Christie passed the plate of steak to Alex, but she had a sinking feeling in her stomach. He's lying, she thought. I can't prove it, but something doesn't seem right.
Alex cut a piece of steak and put it in his mouth. "Mmm, this is delicious," he said, chewing on the steak. "So, how was your day?"
That was a false note right there. It had been so long since he'd asked about her day. She took a sip of wine, feeling the warmth of it all the way down her throat. What to say? She hadn't been able to concentrate on her artwork because of the maelstrom of emotions caused by that red rose, and so she'd barely spent more than 30 minutes at her computer all day.
"I did some work on the design for that Web site," she said. "The one for the law firm."
"Law firm?" Alex said. "I didn't know you were doing anything for a law firm. Which one?"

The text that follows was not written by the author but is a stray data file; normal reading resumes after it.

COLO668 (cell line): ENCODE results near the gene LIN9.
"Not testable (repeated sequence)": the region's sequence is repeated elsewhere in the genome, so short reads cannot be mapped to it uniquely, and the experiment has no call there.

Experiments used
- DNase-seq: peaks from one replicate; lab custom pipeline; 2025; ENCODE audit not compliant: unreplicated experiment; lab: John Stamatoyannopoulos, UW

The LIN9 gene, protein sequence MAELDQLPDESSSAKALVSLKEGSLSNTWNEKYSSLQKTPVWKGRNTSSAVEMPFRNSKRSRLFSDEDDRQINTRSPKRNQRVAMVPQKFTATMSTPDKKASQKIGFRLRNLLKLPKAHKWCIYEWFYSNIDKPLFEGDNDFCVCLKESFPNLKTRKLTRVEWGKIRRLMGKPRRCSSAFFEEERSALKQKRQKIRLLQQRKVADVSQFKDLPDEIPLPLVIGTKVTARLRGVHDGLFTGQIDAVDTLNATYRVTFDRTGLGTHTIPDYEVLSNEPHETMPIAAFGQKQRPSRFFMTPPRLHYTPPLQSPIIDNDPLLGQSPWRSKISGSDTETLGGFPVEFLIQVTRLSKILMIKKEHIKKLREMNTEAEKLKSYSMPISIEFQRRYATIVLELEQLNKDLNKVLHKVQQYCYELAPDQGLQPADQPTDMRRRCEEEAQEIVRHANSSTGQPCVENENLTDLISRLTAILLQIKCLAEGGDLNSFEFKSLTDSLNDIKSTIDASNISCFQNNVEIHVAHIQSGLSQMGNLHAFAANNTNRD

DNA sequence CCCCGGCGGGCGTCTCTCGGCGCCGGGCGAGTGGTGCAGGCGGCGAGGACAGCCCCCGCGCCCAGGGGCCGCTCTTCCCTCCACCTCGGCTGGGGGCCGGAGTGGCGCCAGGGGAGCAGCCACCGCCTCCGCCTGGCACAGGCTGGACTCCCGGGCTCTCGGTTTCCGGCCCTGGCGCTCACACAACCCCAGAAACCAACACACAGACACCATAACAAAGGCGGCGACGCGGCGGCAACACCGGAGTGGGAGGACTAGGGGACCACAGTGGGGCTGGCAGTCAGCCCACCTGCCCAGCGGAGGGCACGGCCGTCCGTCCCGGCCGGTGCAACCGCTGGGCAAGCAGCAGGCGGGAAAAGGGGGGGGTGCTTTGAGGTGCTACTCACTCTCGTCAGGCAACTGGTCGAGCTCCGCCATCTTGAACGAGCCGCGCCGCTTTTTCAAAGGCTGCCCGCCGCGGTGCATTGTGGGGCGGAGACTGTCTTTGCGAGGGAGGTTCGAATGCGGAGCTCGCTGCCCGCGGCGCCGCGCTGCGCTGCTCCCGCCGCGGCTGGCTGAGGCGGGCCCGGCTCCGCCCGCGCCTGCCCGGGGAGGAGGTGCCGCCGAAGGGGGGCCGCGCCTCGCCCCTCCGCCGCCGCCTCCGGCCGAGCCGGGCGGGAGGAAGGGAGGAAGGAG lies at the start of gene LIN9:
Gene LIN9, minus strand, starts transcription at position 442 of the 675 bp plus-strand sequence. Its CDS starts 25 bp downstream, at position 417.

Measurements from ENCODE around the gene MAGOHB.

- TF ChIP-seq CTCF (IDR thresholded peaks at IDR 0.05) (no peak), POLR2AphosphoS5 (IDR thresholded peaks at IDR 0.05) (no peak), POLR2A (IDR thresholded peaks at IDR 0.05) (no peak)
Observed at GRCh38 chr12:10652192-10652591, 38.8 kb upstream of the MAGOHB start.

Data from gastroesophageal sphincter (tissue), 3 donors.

"Gordon & Knox," she said. Of course he wouldn't have remembered. He probably didn't know the names of more than two or three of her clients this past year.
Alex put his fork down. "Gordon & Knox? They're a competitor of ours. I don't know if I like that. Did you tell them you're married to me?"
"Of course not," she said. "And I don't use your last name, so they won't have any idea."
"Good," Alex said, taking another bite of steak. "I'm sure they'd love to know Alex Donovan's wife was working on their Web site. Those guys hate my guts, because I've taken so much business away from them. You haven't met Billy Morris, have you?"
"No, who's he?"
"My counterpart over there. Thirtyish, brilliant, great athlete -- he almost went pro as a tennis player -- all the girls love him."
Christie felt her stomach turn. She always knew Alex's ego was big, but lately it seemed to be getting bigger by the day. Comparing himself to a brilliant, handsome, ex-tennis player was almost too much. But his description of Billy Morris had piqued her interest.
"What's he look like?" she said.